Somerset County Council has overturned at judicial review a decision by the South West Regional Schools Commissioner that a local middle school should become an academy.
In Somerset County Council, R (On the Application Of) v The Secretary of State for Education  EWHC 1675 Mr Justice Fraser ruled against the commissioner in the High Court but said relations between the council and commissioner “seem to have deteriorated” and deplored the amount of litigation in which they had engaged.
Somerset argued that the commissioner’s order that Swanmead Community School should become an academy and join the Bridgwater College Trust was wrong as it cut across a council consultation on school provision in the area concerned.
It challenged the commissioner on six grounds and the commissioner argued that even if any were succeeded no relief should be granted since the outcome of its decisions would be unlikely to change.
Somerset held a formal review of the education provision in the Crewkerne and Ilminster areas, which used a system of first, middle and upper schools.
Swanmead was one of two middle schools and the council said that by making the decision she did the commissioner had a prejudicial effect on the review because the loss of Swanmead to an academy chain “severely curtailed Somerset's options in terms of the entire re-organisation”.
It said Swanmead's application for an academy order “was made specifically by that school to protect its own specific position within the review”, the outcome of which could have changed the age group it taught if the three school model was no longer viable.
The commissioner argued that applications for academy status are “school led” and she could not be expected to delay any decision until Somerset’s review was completed.
Fraser J found for Somerset on the ground that the commissioner failed to “have regard to the prejudicial impact upon the on-going review process” of her decisions and that she reached an irrational conclusion that there would be no negative impact on the review.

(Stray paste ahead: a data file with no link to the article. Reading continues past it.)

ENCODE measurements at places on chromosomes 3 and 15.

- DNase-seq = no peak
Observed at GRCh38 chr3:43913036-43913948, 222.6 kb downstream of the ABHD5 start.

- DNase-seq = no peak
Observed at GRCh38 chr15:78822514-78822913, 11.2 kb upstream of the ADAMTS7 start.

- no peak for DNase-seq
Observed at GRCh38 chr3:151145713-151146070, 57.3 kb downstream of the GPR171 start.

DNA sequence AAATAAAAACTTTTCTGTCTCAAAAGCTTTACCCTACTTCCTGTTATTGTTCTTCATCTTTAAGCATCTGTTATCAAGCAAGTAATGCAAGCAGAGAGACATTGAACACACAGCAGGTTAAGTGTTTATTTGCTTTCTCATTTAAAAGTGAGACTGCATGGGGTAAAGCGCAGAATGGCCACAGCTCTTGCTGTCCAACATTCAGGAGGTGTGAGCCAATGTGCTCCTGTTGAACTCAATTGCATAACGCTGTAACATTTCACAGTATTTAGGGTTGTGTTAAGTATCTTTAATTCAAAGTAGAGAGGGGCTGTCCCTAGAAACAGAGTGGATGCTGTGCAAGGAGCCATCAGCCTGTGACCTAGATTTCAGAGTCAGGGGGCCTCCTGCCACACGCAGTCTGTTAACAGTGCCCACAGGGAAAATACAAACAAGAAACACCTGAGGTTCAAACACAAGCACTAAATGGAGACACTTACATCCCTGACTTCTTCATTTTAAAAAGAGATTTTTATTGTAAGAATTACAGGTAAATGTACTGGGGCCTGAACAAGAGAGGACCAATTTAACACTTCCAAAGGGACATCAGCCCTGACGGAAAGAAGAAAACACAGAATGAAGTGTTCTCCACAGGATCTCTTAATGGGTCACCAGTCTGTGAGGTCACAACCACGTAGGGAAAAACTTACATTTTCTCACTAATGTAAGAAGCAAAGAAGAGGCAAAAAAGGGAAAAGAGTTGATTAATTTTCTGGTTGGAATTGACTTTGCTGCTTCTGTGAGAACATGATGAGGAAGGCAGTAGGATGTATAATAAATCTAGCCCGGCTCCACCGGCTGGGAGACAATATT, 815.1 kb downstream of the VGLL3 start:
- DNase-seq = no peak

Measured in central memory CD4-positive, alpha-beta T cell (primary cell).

He also accepted grounds that the commissioner did not properly assess the viability of schools or give adequate reason for her decision.
Somerset was granted relief since the judge said he did not believe the outcome was academic, as the commissioner had argued, though he warned “the facts of this case are highly unusual, certainly the outcome of this judicial review should not be interpreted as granting carte blanche to those wishing to challenge the making of academy orders generally”.
Fraser J said the case showed “relations between the parties seem to have deteriorated”, with three different sets of judicial review proceedings threatened or initiated concerning the area’s schools.
He said: “It is in nobody's interests for time, money and effort to be spent challenging one another in legal proceedings in this way.
“It is certainly not in the interests of the children being educated in this part of Somerset, nor in the interest of all those involved in that important process, including staff and parents.
“Consultation, consensus and co-operation are far more likely to result in viable solutions for education in this particular area than continuing conflict and yet more litigation.”